Victory and defeat in cycle sport can be decided by seconds, so even the most minor of adjustments to your setup can give critical marginal gains. Being both a racer and an engineer, bike designer Mike Burrows is famed for his rigorous approach to the physics of cycling. Air resistance is one of the biggest barriers to speed, so to give his creations the edge over the competition he pays particular attention to aerodynamics. Mike will modify anything to boost a bike’s speed, including the hair on its rider’s legs.
Cyclists have traditionally shaved their legs – it gives comfort during massages and can reduce the risk of wounds becoming infected. But do smooth legs really have an effect on performance?
Mike points out that the human leg is not a very aerodynamic form to start with. Conventional wisdom might suggest that removing its fuzzy coating will increase speed by reducing air friction and giving a slightly more streamlined shape. In his typically maverick style though, Mike rejects convention and recommends we look at golf balls for a better understanding of aerodynamics.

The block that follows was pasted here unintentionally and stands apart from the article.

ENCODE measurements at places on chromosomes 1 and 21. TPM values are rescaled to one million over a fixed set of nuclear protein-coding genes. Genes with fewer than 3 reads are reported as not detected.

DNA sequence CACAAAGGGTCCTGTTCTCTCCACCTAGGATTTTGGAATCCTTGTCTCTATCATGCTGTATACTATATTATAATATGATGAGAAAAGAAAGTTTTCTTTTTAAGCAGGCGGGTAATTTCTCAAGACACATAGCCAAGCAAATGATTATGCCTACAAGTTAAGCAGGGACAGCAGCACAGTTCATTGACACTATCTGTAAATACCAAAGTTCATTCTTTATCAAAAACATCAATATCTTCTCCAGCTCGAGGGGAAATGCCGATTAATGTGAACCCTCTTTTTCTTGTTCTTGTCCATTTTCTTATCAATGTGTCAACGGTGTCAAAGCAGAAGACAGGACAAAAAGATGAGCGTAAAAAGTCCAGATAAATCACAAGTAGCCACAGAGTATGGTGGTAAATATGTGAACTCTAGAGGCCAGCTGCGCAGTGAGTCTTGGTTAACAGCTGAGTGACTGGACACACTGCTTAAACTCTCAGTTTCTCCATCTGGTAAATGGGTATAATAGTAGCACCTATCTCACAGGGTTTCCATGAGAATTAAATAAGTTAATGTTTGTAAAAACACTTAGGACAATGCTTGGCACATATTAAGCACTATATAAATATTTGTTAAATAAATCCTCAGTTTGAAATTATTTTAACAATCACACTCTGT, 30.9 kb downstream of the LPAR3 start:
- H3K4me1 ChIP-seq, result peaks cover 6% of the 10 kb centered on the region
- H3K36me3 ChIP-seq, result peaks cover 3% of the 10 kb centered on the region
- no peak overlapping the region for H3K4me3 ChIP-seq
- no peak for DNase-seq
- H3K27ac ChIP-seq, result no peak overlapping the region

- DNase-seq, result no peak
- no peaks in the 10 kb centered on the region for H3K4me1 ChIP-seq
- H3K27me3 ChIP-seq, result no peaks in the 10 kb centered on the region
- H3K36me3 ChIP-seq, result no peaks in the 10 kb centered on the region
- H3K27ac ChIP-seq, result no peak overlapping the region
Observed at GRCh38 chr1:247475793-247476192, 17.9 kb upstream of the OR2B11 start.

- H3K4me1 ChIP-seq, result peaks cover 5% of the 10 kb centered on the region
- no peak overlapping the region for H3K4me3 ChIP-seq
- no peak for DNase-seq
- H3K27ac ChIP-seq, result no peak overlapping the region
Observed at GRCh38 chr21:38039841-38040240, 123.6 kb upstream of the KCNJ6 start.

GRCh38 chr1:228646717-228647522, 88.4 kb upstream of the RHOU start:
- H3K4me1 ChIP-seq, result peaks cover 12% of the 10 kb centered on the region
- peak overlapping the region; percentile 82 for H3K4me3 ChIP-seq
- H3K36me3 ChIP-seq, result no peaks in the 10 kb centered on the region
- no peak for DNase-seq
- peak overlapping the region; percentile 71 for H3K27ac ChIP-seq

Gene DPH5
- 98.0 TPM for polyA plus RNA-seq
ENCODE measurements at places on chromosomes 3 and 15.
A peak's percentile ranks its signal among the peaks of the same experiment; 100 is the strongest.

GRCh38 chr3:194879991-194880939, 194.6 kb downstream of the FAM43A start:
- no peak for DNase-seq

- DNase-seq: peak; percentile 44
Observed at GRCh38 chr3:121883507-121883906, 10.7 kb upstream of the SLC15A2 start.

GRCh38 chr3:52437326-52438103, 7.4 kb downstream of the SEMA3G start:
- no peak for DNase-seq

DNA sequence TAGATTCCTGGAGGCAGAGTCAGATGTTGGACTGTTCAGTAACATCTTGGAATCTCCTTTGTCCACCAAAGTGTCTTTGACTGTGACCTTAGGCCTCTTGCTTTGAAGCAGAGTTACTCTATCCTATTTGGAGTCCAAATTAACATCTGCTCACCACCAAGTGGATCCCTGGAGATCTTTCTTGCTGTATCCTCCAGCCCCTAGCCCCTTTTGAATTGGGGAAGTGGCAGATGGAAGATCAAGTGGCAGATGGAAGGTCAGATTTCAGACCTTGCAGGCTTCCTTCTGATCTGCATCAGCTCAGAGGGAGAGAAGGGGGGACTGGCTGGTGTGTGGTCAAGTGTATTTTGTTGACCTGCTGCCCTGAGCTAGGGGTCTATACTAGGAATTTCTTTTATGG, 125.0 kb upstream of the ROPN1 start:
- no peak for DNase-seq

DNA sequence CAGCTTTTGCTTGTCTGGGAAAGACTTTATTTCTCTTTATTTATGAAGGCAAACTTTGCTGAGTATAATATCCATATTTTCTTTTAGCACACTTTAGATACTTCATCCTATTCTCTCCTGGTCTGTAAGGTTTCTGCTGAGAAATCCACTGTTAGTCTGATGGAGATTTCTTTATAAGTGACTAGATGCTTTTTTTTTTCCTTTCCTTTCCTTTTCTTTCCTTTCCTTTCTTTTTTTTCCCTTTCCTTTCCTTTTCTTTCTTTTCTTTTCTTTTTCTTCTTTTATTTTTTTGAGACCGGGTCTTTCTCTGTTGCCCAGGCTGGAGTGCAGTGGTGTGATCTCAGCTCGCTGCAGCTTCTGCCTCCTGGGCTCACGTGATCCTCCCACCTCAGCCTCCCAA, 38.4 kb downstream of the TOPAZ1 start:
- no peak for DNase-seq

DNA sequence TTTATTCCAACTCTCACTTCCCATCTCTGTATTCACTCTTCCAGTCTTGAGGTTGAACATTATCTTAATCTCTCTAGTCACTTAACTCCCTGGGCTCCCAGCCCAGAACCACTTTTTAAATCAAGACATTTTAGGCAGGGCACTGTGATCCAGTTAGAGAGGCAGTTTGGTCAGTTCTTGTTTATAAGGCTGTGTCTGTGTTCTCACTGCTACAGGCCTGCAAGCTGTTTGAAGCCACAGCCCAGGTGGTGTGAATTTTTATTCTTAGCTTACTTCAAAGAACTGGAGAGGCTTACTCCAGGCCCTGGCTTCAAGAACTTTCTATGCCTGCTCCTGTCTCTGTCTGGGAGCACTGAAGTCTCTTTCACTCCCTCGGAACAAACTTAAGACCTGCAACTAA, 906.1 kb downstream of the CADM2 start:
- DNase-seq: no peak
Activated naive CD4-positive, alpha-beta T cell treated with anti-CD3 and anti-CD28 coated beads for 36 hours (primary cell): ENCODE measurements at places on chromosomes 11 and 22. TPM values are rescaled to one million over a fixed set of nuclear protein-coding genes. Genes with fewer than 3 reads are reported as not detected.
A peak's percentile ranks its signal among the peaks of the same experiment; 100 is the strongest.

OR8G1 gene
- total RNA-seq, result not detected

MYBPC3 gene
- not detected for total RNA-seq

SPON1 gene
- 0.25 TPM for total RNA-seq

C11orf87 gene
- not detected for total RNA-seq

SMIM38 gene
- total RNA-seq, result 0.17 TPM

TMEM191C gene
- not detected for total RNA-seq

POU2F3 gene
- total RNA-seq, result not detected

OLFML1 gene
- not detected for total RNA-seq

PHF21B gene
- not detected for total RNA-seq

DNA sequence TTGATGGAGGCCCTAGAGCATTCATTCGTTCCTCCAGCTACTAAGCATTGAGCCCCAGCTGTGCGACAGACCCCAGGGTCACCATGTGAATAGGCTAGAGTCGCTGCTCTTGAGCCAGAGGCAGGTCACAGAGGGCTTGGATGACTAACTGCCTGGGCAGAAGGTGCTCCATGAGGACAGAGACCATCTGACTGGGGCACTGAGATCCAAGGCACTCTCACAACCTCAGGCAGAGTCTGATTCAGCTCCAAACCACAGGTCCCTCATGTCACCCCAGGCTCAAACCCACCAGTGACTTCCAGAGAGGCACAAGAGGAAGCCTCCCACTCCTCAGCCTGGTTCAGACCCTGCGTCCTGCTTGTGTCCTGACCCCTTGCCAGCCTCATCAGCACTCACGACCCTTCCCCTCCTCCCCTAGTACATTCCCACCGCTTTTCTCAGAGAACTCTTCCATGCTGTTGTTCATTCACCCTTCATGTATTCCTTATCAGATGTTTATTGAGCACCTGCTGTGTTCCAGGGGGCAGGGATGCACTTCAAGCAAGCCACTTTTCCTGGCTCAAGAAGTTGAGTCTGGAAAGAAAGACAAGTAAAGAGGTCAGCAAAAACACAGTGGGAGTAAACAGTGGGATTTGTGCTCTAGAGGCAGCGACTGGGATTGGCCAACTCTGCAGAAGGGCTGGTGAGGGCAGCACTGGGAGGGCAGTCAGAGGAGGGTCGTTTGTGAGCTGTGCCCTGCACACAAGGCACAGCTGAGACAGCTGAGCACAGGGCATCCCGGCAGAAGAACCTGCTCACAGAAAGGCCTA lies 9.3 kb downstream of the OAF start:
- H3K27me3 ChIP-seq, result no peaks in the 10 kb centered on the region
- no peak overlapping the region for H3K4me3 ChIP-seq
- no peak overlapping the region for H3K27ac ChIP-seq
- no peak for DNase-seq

A golf ball is dimpled, and as it spins through the air these dimples create turbulence on its surface. This turbulence has the effect of reducing drag and increasing the ball’s velocity and flight. Some cyclists wear dimpled helmets to achieve the same benefit. But Mike points out that as helmets do not spin or fly, it makes more sense to equip them with a single wire across the top. This wire would trip up the air and create a thin layer of turbulence which oncoming air could flow over, cutting down on drag.
This principle can be applied to the leg. Instead of a trip wire though, Mike says you could shave your legs but leave thin strips at each side – in other words, give each leg a Mohican. The rough surface would create a turbulent layer of air and allow better flow around the smooth skin online roulette geld. Adopting this look would help you go marginally faster, but beware: to the untrained eye you may appear slightly ridiculous.
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